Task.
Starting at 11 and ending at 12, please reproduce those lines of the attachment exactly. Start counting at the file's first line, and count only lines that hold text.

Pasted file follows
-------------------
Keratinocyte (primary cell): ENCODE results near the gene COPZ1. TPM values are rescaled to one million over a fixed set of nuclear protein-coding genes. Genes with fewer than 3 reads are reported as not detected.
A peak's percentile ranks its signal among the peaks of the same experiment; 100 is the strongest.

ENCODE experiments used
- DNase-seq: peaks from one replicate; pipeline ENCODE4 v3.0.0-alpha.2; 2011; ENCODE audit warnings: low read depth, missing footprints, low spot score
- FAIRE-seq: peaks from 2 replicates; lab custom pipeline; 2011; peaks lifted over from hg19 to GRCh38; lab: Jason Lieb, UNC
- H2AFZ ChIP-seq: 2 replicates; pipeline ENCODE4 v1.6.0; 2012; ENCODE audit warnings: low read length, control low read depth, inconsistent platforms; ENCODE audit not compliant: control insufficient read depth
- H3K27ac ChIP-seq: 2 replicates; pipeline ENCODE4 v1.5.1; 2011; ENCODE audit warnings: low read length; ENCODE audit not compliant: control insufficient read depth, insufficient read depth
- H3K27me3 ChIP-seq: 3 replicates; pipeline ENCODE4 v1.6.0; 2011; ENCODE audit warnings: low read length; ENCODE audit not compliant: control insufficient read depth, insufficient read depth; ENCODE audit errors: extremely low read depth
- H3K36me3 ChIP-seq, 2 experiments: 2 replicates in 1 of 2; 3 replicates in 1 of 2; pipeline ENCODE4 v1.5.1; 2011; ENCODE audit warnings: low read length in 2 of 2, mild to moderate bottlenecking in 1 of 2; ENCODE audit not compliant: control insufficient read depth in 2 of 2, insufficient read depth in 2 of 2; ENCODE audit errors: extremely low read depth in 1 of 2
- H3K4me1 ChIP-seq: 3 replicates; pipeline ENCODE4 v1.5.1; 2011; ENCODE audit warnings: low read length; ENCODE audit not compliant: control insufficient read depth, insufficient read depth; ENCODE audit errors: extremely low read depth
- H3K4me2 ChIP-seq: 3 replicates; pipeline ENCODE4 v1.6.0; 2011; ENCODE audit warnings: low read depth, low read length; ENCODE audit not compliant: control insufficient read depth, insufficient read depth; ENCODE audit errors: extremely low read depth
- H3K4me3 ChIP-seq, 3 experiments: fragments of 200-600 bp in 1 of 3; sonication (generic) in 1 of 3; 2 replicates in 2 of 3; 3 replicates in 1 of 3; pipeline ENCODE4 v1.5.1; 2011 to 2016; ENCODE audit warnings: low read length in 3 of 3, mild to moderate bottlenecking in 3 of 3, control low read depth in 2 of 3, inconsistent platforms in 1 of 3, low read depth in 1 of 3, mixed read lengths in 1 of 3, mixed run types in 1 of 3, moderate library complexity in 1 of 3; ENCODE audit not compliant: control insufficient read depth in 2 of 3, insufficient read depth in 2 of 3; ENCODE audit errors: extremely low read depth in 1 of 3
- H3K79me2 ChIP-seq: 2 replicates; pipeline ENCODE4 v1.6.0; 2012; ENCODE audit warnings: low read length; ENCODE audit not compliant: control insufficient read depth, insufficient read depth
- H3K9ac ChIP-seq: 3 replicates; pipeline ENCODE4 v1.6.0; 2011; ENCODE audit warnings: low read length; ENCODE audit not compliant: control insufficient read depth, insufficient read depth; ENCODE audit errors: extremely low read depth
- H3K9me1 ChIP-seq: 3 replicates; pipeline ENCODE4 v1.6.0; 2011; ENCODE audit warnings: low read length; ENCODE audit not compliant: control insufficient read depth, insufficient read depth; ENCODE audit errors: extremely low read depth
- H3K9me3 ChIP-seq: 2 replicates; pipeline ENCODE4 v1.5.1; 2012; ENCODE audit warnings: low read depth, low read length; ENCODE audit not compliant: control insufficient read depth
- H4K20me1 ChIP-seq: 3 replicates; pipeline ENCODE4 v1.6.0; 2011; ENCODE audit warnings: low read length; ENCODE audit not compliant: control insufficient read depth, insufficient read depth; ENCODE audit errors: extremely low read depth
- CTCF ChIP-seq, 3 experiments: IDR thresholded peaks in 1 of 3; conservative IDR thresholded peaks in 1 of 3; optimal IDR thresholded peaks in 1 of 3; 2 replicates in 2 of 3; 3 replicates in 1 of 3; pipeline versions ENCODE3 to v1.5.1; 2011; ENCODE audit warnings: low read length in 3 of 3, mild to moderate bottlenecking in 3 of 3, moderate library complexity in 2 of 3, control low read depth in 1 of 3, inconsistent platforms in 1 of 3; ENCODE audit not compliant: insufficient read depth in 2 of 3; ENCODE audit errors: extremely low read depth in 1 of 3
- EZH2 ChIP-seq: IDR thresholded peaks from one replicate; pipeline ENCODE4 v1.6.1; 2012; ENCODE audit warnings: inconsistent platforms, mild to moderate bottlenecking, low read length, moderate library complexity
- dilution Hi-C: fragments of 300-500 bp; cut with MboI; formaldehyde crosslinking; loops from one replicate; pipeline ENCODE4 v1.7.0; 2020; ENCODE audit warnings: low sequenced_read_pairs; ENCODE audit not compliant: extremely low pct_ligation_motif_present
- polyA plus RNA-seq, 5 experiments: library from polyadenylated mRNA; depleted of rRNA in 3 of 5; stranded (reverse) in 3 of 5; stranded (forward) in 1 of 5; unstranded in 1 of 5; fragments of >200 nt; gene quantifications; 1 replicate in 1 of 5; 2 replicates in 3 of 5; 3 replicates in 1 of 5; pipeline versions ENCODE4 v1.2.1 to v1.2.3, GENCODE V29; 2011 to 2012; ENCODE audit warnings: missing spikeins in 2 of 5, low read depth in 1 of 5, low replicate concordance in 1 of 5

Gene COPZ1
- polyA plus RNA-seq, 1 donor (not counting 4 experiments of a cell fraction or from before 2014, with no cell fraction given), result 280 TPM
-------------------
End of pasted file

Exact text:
- H3K4me2 ChIP-seq: 3 replicates; pipeline ENCODE4 v1.6.0; 2011; ENCODE audit warnings: low read depth, low read length; ENCODE audit not compliant: control insufficient read depth, insufficient read depth; ENCODE audit errors: extremely low read depth
- H3K4me3 ChIP-seq, 3 experiments: fragments of 200-600 bp in 1 of 3; sonication (generic) in 1 of 3; 2 replicates in 2 of 3; 3 replicates in 1 of 3; pipeline ENCODE4 v1.5.1; 2011 to 2016; ENCODE audit warnings: low read length in 3 of 3, mild to moderate bottlenecking in 3 of 3, control low read depth in 2 of 3, inconsistent platforms in 1 of 3, low read depth in 1 of 3, mixed read lengths in 1 of 3, mixed run types in 1 of 3, moderate library complexity in 1 of 3; ENCODE audit not compliant: control insufficient read depth in 2 of 3, insufficient read depth in 2 of 3; ENCODE audit errors: extremely low read depth in 1 of 3